The Travels of Reverend Olafur Egilsson: The Story of the Barbary Corsair Raid on Iceland in 1627
By Olafur Egilsson (historical), Karl Smari Hreinsson and Adam Nichols (contemporary)
Published in 1631 / 2016
Thibault’s Score: 5/5
In 1627, Ottoman-funded Algerian pirates attacked Iceland. The exact motives behind the raid are unclear; however many historians speculate that the Ottomans were attempting to disrupt the European’s Atlantic trade in the New World.
During this raid, an Icelandic protestant priest - Olafur Egilsson - was enslaved. He would eventually escape, and would write an epic and tragic history of his enslavement and escape. Egilsson’s entire family - his wife, and three children, were all enslaved. Eventually, he would ransom and rescue his wife. However, his children were sold off and never seen again.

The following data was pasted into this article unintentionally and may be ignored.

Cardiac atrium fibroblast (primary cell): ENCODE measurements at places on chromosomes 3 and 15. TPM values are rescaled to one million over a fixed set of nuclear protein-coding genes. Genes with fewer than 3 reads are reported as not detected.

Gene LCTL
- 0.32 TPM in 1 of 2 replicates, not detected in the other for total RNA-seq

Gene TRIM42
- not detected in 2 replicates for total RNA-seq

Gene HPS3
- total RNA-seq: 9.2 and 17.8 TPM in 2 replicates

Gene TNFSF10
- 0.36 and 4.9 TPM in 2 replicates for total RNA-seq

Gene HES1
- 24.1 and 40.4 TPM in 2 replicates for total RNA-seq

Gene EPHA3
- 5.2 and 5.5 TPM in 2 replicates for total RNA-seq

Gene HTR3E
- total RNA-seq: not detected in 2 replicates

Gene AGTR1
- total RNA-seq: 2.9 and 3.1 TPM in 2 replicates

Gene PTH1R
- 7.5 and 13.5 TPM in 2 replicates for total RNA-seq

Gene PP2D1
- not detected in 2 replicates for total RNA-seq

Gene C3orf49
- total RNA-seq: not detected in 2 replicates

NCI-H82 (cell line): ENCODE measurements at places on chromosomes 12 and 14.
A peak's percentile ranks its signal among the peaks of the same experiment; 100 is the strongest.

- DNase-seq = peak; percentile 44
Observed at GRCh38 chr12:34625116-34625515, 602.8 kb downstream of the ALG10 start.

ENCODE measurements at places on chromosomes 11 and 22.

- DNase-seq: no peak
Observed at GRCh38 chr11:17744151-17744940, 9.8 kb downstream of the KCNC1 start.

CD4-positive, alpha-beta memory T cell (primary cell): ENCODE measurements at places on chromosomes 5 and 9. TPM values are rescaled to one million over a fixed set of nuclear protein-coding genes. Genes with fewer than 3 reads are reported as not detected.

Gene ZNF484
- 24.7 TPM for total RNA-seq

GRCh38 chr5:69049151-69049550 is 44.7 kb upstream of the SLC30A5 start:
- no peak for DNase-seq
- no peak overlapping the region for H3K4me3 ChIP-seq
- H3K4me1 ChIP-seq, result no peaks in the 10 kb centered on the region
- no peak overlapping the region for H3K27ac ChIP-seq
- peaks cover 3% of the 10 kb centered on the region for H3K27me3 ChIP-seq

This book is a combination of a primary source - the journal of Olafur Egilsson - and modern historical commentary spliced in, to give readers additional context. It also includes several other primary sources; most notably several letters and accounts written by other slaves.
Thinking about Ottoman pirates in Iceland is mind boggling. It shatters many geographical pre-conceptions that uninformed readers might have about the early modern era. The cross cultural aspects of this book are very interesting.
This book is well written. It isn’t overly academic. It isn’t trying to prove a point; instead it is trying to convey a story. If you want to pick up a highly readable story about one of the most bizarre and tragic episodes of the early modern era, then I highly recommend it.
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